Sunday, October 30, 2016

How to be Miserable - in search of happiness

book review

A humorous and pleasant take on combating misery using reverse psychology

Book: How to be Miserable: 40 Strategies You Already Use
Author: Randy J. Paterson, PhD

Whether we’re consciously aware of it or not, most of us spend our entire lives striving towards one goal: happiness. Yet happiness often proves to be an elusive target; the actions that we thought would, directly or indirectly, bring us joy end up pulling us in the wrong direction and fail to prevent our descent into the deep, dark valley of misery. Irrespective of our financial and social status or the amount of good fortune that is showered upon us by fate, most of us will, at one time or another, struggle with sadness and when we do, a whole industry is waiting in the wings, ready to dispense advice on how we can deal with our issues and cure our gloom through a readily available tool: the self-help book.

The self-help genre constitutes a lucrative industry with many such manuals being published every year. And while their efficacy remains dubious, they are still immensely popular with an audience that is trying to find ways to improve their lives — by becoming slimmer, prettier, smarter, wealthier — and find happiness.

In one of the latest additions to the sagging bookshelves in the self-help section, Canadian psychologist Randy J. Paterson has put a different, more interesting spin on the concept with How to be Miserable: 40 Strategies You Already Use. Instead of trying to advise readers on how to be happy, he has turned the idea on its head and decided to do the exact opposite by telling us how to be miserable.

Inspired by a talk the author gave at a lecture series for the public, How to be Miserable aims to analyse the actions and thought patterns that ultimately make people less happy. Most of the strategies in the book arose from an unorthodox discussion exercise for depression groups wherein the participants were asked what the writer calls the 10-million-dollar question: “Imagine that you could earn $10 million for just half an hour’s work — let’s say tomorrow morning between 11:00 and 11:30. All you would have to do is make yourself feel worse than you do now. Worse, in fact, than you’ve felt in the past week. How would you do it?” The responses presented the opportunity to learn what we do to feel worse instead of better so that we can (hopefully) make a conscious effort to mend our ways.

Before dispensing his advice, the writer acknowledges that we all encounter unwelcome circumstances that are beyond our control, and that these “capricious whims of fate” aren’t the subject of the book. Instead, the volume focuses on the “mood-influencing factors that lie within the scope of our own choices”.

The tongue-in-cheek guide to misery is divided into four main sections, presenting a total of 40 strategies (10 per section) that lead us to unhappiness. The first part, titled ‘Adopting a Miserable Lifestyle’, describes the day-to-day choices such as avoiding exercise and nutritious food, reducing the hours of restorative sleep, seeking emotional fulfilment by purchasing things, and spending too much time in front of a screen, that we can make to enhance our gloom. The second section teaches the reader ‘How to Think Like an Unhappy Person’ by creating a low mood via alterations in your thinking, such as rehashing the regrettable past, constructing future hells, valuing hope over action, and aiming for perfection. Then comes ‘Hell Is Other People’, the third part of the book, which deals with generating unhappiness through social interactions, by employing techniques such as having high expectations, cultivating toxic relationships, and holding others to higher standards than we do ourselves. In the fourth and final section, the writer talks about ‘Living a Life Without Meaning’ through methods such as being ruled by our impulses, deferring life in favour of meeting duties, staying in our comfort zone, and turning everything into a competition.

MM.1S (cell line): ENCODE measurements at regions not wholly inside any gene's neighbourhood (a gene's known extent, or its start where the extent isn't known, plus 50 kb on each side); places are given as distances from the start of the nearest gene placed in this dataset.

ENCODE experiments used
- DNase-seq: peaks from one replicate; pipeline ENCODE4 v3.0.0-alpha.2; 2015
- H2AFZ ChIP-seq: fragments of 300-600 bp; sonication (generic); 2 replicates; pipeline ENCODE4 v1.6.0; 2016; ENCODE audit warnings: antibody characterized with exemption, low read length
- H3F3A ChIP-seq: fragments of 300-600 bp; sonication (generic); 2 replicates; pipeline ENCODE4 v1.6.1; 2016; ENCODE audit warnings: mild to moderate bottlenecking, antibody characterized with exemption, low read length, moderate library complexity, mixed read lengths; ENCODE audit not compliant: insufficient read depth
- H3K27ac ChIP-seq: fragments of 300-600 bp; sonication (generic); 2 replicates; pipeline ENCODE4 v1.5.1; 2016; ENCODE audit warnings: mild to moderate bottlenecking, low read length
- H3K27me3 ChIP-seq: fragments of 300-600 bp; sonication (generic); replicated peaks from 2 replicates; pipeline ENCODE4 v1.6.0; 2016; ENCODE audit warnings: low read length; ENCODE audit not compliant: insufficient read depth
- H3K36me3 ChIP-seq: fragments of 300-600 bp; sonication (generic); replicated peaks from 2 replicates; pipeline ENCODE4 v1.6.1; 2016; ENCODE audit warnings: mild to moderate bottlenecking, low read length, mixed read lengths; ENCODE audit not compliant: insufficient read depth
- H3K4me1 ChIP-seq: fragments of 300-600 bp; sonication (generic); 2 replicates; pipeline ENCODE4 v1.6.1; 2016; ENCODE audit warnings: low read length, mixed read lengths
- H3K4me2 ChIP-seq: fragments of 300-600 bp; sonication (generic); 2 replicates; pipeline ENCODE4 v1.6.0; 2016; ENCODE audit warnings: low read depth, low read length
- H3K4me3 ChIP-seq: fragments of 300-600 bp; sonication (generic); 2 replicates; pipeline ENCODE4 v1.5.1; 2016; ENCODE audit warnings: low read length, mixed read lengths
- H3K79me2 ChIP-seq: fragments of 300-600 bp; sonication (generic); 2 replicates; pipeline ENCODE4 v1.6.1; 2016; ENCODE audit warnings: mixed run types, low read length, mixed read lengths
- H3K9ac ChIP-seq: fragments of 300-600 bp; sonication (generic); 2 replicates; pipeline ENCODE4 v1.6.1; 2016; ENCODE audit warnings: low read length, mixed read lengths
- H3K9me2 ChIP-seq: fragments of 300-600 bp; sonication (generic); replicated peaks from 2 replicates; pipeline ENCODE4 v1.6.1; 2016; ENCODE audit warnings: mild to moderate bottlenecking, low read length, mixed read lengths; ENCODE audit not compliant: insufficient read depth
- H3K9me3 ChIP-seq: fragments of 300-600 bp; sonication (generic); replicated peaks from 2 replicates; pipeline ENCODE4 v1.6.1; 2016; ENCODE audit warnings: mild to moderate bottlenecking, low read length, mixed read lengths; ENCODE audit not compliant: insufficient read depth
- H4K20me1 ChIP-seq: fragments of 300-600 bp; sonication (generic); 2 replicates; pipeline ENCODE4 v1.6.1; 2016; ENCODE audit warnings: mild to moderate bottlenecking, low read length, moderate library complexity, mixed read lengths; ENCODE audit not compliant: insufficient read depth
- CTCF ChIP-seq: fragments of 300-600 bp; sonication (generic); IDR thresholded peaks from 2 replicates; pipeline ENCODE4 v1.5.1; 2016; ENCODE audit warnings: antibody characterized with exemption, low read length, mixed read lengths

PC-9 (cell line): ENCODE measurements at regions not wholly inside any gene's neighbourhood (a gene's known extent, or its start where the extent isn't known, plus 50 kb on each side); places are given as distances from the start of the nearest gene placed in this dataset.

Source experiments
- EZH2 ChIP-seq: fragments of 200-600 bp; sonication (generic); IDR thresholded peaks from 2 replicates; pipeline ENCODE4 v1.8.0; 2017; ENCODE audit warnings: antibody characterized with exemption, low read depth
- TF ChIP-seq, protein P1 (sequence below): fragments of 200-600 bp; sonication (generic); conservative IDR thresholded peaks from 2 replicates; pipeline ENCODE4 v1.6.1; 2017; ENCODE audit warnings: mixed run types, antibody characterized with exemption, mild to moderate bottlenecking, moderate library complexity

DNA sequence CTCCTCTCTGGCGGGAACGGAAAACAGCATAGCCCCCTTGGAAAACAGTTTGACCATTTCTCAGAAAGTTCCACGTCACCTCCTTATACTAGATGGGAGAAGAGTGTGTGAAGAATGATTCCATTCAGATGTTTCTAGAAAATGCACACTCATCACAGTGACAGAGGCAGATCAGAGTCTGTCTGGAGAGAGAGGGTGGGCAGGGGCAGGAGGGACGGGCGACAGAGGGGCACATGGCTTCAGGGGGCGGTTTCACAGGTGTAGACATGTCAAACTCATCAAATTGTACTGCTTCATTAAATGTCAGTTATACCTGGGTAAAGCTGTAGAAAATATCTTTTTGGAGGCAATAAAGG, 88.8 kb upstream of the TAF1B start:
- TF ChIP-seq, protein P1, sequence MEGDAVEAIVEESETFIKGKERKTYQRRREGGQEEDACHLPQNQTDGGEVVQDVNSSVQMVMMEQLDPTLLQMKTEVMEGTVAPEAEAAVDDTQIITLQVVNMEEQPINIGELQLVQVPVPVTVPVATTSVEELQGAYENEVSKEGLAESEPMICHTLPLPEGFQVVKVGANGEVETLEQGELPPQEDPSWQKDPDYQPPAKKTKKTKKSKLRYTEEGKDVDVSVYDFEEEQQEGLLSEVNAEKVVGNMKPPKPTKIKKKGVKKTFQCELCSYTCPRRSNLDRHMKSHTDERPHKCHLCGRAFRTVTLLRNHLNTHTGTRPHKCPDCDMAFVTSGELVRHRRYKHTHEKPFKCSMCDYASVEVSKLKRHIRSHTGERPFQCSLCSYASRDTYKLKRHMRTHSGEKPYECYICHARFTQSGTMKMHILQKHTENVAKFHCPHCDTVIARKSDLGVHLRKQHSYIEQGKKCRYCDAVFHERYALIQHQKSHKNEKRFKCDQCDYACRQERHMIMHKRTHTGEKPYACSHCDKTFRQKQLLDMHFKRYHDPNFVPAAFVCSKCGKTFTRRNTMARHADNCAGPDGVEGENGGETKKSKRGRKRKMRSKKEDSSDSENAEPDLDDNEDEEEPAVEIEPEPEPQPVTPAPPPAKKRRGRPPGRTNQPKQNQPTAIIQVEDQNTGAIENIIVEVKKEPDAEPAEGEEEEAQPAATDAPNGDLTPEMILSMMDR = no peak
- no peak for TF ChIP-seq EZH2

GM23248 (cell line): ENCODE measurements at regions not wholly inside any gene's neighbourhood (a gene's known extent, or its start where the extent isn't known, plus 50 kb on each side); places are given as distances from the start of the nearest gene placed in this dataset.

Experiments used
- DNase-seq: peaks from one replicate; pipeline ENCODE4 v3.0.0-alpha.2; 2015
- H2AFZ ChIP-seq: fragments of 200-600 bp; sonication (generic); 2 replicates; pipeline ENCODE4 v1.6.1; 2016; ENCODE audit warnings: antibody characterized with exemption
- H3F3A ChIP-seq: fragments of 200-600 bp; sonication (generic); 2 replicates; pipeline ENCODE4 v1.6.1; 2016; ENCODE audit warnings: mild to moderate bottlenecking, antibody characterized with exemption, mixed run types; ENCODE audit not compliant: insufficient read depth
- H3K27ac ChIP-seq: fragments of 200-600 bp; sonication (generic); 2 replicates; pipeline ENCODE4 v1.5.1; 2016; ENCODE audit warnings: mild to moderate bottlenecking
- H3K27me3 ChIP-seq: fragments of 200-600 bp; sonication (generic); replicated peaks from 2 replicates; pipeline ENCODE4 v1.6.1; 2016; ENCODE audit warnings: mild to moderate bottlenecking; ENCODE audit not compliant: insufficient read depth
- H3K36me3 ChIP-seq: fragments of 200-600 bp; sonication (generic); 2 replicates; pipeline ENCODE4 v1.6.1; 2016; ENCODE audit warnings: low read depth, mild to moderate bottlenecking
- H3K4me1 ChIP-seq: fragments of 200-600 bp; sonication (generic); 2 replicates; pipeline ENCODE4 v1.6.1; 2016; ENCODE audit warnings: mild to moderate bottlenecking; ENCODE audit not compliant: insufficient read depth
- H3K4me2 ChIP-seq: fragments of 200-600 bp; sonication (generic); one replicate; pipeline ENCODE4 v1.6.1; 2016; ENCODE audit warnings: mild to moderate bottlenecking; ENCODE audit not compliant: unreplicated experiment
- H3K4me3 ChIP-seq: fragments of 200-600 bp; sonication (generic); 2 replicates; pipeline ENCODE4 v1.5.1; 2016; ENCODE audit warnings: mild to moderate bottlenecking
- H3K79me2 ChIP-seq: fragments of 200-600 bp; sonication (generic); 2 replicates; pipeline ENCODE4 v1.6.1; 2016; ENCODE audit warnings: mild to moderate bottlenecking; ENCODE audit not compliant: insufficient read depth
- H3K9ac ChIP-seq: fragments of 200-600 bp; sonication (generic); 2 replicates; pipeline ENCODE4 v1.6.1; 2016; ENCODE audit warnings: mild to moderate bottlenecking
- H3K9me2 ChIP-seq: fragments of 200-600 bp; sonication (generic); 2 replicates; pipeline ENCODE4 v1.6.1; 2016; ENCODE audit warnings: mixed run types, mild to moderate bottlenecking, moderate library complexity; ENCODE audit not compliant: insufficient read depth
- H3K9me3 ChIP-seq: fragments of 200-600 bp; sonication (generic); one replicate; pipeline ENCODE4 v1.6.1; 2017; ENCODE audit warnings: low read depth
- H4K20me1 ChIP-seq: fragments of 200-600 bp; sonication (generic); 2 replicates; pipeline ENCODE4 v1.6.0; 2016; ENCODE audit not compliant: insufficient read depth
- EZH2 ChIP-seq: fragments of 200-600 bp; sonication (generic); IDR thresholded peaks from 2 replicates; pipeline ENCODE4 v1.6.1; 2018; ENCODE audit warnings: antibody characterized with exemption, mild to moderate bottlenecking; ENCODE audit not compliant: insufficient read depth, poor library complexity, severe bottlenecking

By following his guidelines, the author assures us that we, too, can dive into the abyss of despair, although his real intent, of course, is the opposite. At the end Paterson explains how to apply what we learned from the book to make our lives better. By dissecting the ways in which so many of us mess up and complicate our lives, the readers will hopefully become aware of these pitfalls and avoid these mistakes, ultimately opting to escape the cycle of misery and striving for long-term contentment instead of chasing short-term highs.

Laced with irony, How to be Miserable provides information and inspiration to shun unhealthy habits. The author offers a different take on ideas that you’d think were positive — like giving 100 per cent to your work, and being well informed — by highlighting their negative impact on our lives. Other points discussed in the book seem more familiar and obvious; still it’s hard to deny that we’re guilty of many of these things anyway, and it really is interesting to see what mental tricks we play on our unsuspecting selves. That said, while the ideas in the book really do sum up the many bad habits that we fall prey to, they don’t offer anything remarkably innovative to the readers. All of the 40 strategies mentioned basically come down to common sense and there isn’t anything particularly surprising in its content that you haven’t already realised or read elsewhere before. In effect, the book is an engaging, witty summary of well-worn ideas about healthy living, but with a reverse psychology spin. While you won’t find anything here that will blow your mind, the content is still likely to help shed light on your failings and inspire you to work on them. Also, since How to be Miserable touches upon 40 points, it obviously isn’t easy to remember everything the author talks about — or even be mindful of just the strategies that apply to you — at all times. The reader will need a fair amount of dedication to truly benefit from this text by repeatedly going back to the book, picking a few strategies at a time, and then trying to apply them to his or her life.

Paterson’s gentle, amicable tone, with humour sprinkled throughout the text, makes the book pleasant and friendly while the short, succinct chapters make it a quick read. The writer has distilled years of experience into this book (and on occasion also refers to the work of other experts), explaining the kind of things that you would probably learn in therapy, although the book is obviously not a substitute for professional help, nor is it intended for those with severe depression as the author himself points out. Its effectiveness also depends on the reader and their willingness to embrace these principles. Ultimately, How to be Miserable will let you identify some of your weaknesses, and, if you’re willing to put in the effort, it could help you tweak your life and make it more fulfilling.